In an appearance before the Americans For Prosperity Foundation, the career businessman pitched an economic program that features rewriting the U.S. tax code and referred only glancingly to the controversy that has overshadowed his campaign in recent days.
"I've been in Washington all week, and I've attracted a little bit of attention," he said, to knowing laughter from the audience.
The controversy surfaced as Cain, a black man in a party that draws its support overwhelmingly from white voters, was rising to the top in public opinion polls. His campaign announced Friday that donations so far this week have totaled $1.6 million, described as a fourfold increase over the average take for an entire month.
Official figures won't be available for weeks, but to judge from Cain's existing campaign organization, it could hardly come at a better time for him.
In Iowa, where caucuses kick off the state-by-state nominating process on Jan. 3, Cain has a modest presence at best. He let more than two months lapse between visits on Aug. 13 and Oct. 22, and aides say they don't expect him to return to the state until Nov. 19.
Nationally, Cain lags several of his rivals in fundraising, based on reports filed through the end of September, the most recent available.
At the time, Perry, the Texas governor, reported cash on hand of $15 million. Romney, the former Massachusetts governor making his second presidential run, reported $14.6 million.
Cain's cash on hand was $1.3 million, and his filing indicated he was more reliant on small donors _ those giving $200 or less _ than either Romney or Perry.
While polls are notoriously fickle, particularly before the first ballots are cast in a presidential race, Cain shot up rapidly in recent weeks, largely at Perry's expense, and his aides were eager to circulate the results of a Washington Post survey taken as the sexual harassment controversy was unfolding.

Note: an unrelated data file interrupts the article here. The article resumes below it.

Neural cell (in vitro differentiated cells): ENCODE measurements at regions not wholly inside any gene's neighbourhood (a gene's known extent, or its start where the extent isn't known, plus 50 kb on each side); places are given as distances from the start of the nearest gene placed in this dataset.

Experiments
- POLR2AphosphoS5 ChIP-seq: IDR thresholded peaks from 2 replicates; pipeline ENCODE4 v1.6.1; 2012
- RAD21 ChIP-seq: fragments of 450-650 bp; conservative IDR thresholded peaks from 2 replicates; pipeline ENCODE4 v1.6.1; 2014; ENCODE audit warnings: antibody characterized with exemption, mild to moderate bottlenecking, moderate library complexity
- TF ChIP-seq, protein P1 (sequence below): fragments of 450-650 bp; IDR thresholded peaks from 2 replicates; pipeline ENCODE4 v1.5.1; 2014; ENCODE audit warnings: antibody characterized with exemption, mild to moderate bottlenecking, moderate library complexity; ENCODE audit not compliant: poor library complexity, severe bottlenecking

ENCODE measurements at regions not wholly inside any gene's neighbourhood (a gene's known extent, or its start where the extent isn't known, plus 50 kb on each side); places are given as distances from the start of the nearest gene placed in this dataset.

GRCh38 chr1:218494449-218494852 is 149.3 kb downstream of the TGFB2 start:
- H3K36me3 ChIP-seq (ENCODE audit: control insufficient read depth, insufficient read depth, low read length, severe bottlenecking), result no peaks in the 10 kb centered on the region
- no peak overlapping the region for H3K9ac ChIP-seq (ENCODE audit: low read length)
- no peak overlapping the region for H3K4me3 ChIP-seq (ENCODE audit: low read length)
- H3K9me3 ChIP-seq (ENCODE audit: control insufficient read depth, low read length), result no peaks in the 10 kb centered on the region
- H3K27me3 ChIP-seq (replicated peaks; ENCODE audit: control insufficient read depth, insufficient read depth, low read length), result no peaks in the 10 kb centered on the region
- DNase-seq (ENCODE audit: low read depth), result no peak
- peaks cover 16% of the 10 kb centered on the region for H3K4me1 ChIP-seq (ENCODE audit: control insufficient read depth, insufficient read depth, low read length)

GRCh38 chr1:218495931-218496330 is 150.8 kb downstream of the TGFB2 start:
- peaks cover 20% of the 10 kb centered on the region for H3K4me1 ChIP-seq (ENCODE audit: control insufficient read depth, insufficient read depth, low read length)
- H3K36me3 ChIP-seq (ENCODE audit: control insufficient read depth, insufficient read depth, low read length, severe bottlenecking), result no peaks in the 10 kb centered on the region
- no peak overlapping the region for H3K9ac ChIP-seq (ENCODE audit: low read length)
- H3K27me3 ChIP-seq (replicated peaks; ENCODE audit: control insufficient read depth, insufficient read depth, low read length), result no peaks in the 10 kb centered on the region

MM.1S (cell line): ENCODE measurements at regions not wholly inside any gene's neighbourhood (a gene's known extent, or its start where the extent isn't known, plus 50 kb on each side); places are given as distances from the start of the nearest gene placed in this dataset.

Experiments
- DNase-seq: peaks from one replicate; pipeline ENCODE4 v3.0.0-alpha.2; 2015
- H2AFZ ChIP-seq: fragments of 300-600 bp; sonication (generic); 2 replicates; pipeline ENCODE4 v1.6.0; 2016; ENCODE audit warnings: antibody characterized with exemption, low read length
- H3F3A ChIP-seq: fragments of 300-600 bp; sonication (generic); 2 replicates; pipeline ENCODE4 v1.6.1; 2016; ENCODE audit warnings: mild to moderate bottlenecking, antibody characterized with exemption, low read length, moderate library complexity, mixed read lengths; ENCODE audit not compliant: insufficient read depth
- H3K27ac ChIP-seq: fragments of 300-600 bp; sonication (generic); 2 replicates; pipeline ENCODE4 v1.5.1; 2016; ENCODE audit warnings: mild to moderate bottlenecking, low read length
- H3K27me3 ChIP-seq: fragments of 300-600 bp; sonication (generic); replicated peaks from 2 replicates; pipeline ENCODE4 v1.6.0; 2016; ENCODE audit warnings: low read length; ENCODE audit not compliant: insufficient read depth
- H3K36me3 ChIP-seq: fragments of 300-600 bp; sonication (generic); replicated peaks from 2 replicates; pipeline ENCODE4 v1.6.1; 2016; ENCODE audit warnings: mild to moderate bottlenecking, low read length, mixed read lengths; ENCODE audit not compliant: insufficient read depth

It showed him in a tie for first with Romney, who had 24 percent support to 23 for Cain. Perry had 13.
Seven in 10 Republicans polled said reports of the allegations don't matter when it comes to picking a candidate.
But in a sign of the possible danger ahead, the poll found that Cain slipped to third place among those who see the allegations as serious, and Republican women were significantly more likely than men to say the scandal makes them less apt to support the businessman.
The survey found that support for Cain was basically steady over the four nights of interviewing, even as new allegations against him surfaced.
The situation has been the target of late-night talk show jokes this week, and next week Cain risks wading right in. ABC's "Jimmy Kimmel Live!" said Friday that he will be a guest on the show Monday.
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Associated Press writers Kasie Hunt and Laurie Kellman in Washington, Tom Beaumont and Phil Elliott in Iowa, Steve Peoples in New Hampshire and Jim Davenport in South Carolina contributed to this story.